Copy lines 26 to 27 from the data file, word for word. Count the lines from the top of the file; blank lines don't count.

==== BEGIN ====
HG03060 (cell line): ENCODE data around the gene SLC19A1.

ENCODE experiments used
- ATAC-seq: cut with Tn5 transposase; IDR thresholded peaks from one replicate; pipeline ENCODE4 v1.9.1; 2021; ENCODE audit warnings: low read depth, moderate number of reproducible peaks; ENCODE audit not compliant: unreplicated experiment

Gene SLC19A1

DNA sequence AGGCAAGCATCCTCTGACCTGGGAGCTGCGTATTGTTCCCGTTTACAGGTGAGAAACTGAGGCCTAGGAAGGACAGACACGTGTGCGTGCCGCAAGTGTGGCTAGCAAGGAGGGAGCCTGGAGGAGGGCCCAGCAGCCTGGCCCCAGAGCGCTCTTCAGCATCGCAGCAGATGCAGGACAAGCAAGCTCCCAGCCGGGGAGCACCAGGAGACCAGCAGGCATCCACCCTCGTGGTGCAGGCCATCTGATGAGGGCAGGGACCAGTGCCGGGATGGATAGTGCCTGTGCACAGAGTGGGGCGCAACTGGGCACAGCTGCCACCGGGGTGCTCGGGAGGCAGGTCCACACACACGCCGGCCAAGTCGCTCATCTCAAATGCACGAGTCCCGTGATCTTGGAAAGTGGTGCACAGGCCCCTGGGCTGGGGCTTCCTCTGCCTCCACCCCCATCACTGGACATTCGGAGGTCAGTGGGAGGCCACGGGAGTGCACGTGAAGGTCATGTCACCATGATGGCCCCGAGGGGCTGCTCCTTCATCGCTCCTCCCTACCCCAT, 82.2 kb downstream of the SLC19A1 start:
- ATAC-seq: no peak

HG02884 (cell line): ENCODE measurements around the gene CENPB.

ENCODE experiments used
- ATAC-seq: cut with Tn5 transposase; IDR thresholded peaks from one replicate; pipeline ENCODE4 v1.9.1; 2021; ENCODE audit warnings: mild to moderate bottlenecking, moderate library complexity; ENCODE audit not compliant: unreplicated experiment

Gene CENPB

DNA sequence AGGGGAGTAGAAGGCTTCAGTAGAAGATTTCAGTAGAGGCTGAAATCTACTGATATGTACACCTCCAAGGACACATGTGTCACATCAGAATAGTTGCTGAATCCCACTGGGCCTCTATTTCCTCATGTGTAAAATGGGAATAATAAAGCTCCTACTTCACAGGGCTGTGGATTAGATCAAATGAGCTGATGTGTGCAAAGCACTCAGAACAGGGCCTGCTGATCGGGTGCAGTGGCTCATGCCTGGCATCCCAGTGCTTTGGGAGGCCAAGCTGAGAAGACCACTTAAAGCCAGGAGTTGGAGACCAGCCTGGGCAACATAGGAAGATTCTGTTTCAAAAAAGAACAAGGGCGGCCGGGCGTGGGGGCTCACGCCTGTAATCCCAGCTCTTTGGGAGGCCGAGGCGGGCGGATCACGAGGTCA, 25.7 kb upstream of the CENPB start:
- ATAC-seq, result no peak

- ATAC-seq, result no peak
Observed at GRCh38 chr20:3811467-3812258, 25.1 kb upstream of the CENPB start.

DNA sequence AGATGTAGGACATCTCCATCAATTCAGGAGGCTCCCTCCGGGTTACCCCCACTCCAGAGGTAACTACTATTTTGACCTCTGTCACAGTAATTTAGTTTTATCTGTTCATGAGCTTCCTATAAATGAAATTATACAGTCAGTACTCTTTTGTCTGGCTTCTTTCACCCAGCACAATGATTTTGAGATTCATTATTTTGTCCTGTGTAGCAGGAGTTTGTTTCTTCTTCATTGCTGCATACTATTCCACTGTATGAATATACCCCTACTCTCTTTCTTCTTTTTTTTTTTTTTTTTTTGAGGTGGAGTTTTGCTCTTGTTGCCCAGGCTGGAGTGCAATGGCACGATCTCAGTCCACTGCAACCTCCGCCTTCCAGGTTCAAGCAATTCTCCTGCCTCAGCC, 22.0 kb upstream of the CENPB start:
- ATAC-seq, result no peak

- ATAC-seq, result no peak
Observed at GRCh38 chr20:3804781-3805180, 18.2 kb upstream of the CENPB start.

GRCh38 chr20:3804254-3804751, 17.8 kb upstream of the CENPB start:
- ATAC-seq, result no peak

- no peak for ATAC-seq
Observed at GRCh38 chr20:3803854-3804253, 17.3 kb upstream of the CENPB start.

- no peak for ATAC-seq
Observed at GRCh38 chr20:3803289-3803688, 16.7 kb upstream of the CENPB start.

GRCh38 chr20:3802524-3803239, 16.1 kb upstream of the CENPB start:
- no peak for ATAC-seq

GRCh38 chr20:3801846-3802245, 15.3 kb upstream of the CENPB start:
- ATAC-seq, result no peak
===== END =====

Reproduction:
- no peak for ATAC-seq

GRCh38 chr20:3801846-3802245, 15.3 kb upstream of the CENPB start: